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Existing-home sales torpedoed in October to a 13-year low as willing homebuyers recoiled in shock at record-high mortgage rates last month, according to data released Tuesday by the National Association of Realtors.
Existing-home sales fell 4.1 percent in October to a seasonally adjusted annual rate of 3.79 million, the lowest month for sales since August 2010, according to the data. Sales were down 14.6 percent from a year earlier.
“Prospective homebuyers experienced another difficult month due to the persistent lack of housing inventory and the highest mortgage rates in a generation,” NAR Chief Economist Lawrence Yun said in a statement. “Multiple offers, however, are still occurring, especially on starter and mid-priced homes, even as price concessions are happening in the upper end of the market.”
The median existing home price for all housing types in October clocked in at $391,800, a 3.4 percent increase from October 2022 when it was $378,800.
Total housing inventory registered at the end of the month was 1.15 million units, up 1.8 percent from September but down 5.7 percent from one year ago, according to NAR data.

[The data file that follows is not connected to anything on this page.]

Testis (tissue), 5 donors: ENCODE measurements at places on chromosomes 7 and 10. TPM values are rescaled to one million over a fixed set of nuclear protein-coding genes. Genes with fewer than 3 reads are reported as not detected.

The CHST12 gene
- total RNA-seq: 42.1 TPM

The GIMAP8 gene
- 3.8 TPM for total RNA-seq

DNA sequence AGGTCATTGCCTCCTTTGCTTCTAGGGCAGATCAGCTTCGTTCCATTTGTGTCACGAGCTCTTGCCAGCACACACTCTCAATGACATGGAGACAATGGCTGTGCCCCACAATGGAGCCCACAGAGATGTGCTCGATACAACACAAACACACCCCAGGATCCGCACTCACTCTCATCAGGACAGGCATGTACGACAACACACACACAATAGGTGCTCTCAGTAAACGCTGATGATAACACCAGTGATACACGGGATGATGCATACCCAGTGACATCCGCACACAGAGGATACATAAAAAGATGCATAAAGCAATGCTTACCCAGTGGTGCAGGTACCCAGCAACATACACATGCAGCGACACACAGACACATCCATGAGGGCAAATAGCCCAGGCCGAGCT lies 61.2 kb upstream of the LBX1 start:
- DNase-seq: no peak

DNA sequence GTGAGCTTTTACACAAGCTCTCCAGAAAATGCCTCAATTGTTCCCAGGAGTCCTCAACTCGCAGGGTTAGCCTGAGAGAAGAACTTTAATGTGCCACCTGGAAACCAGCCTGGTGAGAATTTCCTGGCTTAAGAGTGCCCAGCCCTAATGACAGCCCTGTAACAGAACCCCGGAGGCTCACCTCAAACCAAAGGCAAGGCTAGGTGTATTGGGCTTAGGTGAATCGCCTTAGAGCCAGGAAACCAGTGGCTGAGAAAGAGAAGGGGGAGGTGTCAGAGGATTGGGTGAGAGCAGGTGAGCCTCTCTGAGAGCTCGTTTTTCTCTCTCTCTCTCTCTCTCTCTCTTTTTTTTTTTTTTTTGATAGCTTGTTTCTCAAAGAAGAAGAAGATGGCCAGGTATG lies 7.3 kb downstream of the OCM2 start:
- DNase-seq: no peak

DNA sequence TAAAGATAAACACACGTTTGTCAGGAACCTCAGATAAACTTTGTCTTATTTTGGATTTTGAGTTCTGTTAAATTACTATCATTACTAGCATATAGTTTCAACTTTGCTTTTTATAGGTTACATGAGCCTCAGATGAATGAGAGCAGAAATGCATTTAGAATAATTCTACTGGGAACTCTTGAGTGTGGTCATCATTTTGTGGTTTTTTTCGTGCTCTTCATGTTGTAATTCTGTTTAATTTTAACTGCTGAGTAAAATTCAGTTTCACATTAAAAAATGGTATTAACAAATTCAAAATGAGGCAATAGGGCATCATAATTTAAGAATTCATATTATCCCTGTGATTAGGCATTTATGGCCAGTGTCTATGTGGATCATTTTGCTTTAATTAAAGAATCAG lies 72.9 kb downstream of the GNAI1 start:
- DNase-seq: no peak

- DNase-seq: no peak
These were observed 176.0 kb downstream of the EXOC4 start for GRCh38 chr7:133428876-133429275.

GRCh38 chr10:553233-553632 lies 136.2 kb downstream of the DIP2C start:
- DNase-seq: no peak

While buyers continue to struggle, homesellers have continued to benefit from limited inventory even as mortgage rates continue to hover near 8 percent.
“While circumstances for buyers remain tight, homesellers have done well as prices continue to rise year over year, including a new all-time high for the month of October,” Yun said. “In fact, a typical homeowner has accumulated more than $100,000 in housing wealth over the past three years.”
Properties typically remained on the market for 23 days in October, up from 21 days in September. A whopping 66 percent of homes sold in October were on the market for less than a month, according to NAR data. First-time buyers were responsible for 28 percent of sales in October, up from 27 percent in September and identical to October 2022 levels.
Individual investors or second-home buyers made up 15 percent of home sales in October, down from 18 percent in September and 16 percent one year ago.
Some experts suggested that the combination of existing inventory bottoming out and new listings steadily returning to the market could result in an upward trend for home sales in 2024.
“Recent CoreLogic transaction data suggests that existing-home sales are leveling off despite the recent surge in rates,” CoreLogic Chief Economist Selma Hepp said in a statement. “At the same time, existing inventory also appears to have bottomed out and new listings are keeping steady despite the usual seasonal decline.”
Together, the two may suggest that there really is nowhere to go but up in 2024,” Hepp added. “In addition to existing-home sales, and with expected decline in interest rates, homebuilders will have more homes ready for purchase, which, working together, could drive overall home sales higher next year after a lackluster 2023.”